A failure in the return loss measurement means that you have excess reflection energy from the cable configuration due to impedance mismatch. This failure means that a standards compliant transceiver is not guaranteed to work at IEEE BER requirements - but it is not guaranteed to fail.
The reflection energy can limit performance since some aspects of efficient physical layer chip design (i.e. chip area/power/cost) depend upon predictable cable system behavior, including acceptable return loss performance (e.g. number of taps in equalizers and echo cancellers).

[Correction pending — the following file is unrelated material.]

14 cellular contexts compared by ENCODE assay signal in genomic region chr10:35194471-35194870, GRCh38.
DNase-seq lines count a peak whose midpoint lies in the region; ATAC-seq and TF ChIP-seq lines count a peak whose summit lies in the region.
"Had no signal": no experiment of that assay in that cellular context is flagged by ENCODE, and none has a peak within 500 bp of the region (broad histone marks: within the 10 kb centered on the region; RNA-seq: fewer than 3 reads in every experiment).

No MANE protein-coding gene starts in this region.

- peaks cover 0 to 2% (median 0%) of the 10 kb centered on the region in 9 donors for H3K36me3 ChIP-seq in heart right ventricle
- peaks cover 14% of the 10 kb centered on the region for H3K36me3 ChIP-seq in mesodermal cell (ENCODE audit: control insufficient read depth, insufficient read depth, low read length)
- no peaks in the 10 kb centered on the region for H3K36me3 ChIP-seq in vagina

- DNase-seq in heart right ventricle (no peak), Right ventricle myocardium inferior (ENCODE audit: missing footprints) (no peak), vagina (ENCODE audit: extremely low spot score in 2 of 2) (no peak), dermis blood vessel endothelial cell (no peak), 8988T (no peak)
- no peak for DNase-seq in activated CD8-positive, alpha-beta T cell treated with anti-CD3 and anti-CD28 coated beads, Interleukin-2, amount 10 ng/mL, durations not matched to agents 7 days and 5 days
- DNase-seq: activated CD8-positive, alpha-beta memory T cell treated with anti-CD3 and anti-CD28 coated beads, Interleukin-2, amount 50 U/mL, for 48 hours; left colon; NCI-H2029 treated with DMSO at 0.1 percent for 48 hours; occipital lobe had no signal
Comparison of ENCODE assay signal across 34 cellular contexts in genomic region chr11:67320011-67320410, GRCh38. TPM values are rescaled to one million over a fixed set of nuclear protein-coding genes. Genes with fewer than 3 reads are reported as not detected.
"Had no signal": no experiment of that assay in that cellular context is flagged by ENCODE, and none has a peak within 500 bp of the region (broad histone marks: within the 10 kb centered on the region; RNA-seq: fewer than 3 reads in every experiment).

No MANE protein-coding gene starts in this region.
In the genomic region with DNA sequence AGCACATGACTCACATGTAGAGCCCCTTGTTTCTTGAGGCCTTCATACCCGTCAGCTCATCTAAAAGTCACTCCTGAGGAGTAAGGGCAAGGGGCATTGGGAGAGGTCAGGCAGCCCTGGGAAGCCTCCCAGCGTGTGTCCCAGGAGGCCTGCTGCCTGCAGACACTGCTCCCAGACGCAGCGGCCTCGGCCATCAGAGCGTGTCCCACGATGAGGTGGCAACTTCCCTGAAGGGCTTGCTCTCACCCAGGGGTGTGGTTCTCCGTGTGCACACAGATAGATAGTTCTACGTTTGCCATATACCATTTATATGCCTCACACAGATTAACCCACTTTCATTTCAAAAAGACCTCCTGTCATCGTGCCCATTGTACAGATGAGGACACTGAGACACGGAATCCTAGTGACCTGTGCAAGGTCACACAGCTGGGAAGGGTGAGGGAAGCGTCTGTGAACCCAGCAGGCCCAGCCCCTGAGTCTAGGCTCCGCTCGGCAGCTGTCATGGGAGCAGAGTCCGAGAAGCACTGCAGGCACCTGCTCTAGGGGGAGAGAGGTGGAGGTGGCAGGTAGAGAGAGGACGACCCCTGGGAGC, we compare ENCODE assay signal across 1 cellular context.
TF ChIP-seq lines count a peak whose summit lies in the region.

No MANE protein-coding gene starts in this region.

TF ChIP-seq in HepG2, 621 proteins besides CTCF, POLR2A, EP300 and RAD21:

However, depending upon how much link margin you have due to other factors - e.g. noise, crosstalk, insertion loss - the link can still operate okay without errors even with a RL failure, though in some cases it may result in very infrequent errors that will not show up in short tests.
Note that there is some margin built into IEEE compliant systems - many systems companies won't accept physical layer systems that only just meet the standard requirements. Therefore you may not see any bit errors with marginal cable test failures but it is safer not to rely on this fact.